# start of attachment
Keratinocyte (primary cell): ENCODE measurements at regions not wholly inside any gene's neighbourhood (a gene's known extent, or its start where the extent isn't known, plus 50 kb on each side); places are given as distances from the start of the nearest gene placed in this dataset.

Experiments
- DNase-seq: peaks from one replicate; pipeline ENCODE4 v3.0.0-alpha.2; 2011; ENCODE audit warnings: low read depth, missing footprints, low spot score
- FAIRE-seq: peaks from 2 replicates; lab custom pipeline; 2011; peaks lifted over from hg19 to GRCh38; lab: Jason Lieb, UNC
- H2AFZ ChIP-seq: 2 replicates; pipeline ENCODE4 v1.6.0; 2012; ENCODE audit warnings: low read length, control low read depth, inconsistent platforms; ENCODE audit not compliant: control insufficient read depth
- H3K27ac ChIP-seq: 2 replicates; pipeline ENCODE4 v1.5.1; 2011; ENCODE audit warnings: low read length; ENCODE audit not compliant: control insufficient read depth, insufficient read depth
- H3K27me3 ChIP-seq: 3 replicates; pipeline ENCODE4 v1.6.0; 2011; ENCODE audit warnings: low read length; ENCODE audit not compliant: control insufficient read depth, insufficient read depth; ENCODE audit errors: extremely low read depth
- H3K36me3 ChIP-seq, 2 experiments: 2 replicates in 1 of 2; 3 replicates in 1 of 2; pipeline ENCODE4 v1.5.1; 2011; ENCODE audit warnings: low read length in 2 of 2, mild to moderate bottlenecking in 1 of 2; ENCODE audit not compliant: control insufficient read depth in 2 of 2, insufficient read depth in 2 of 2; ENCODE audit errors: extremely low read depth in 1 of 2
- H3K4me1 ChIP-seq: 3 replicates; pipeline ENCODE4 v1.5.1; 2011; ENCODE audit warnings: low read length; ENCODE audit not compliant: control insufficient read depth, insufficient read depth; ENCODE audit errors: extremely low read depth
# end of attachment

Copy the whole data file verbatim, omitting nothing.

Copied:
Keratinocyte (primary cell): ENCODE measurements at regions not wholly inside any gene's neighbourhood (a gene's known extent, or its start where the extent isn't known, plus 50 kb on each side); places are given as distances from the start of the nearest gene placed in this dataset.

Experiments
- DNase-seq: peaks from one replicate; pipeline ENCODE4 v3.0.0-alpha.2; 2011; ENCODE audit warnings: low read depth, missing footprints, low spot score
- FAIRE-seq: peaks from 2 replicates; lab custom pipeline; 2011; peaks lifted over from hg19 to GRCh38; lab: Jason Lieb, UNC
- H2AFZ ChIP-seq: 2 replicates; pipeline ENCODE4 v1.6.0; 2012; ENCODE audit warnings: low read length, control low read depth, inconsistent platforms; ENCODE audit not compliant: control insufficient read depth
- H3K27ac ChIP-seq: 2 replicates; pipeline ENCODE4 v1.5.1; 2011; ENCODE audit warnings: low read length; ENCODE audit not compliant: control insufficient read depth, insufficient read depth
- H3K27me3 ChIP-seq: 3 replicates; pipeline ENCODE4 v1.6.0; 2011; ENCODE audit warnings: low read length; ENCODE audit not compliant: control insufficient read depth, insufficient read depth; ENCODE audit errors: extremely low read depth
- H3K36me3 ChIP-seq, 2 experiments: 2 replicates in 1 of 2; 3 replicates in 1 of 2; pipeline ENCODE4 v1.5.1; 2011; ENCODE audit warnings: low read length in 2 of 2, mild to moderate bottlenecking in 1 of 2; ENCODE audit not compliant: control insufficient read depth in 2 of 2, insufficient read depth in 2 of 2; ENCODE audit errors: extremely low read depth in 1 of 2
- H3K4me1 ChIP-seq: 3 replicates; pipeline ENCODE4 v1.5.1; 2011; ENCODE audit warnings: low read length; ENCODE audit not compliant: control insufficient read depth, insufficient read depth; ENCODE audit errors: extremely low read depth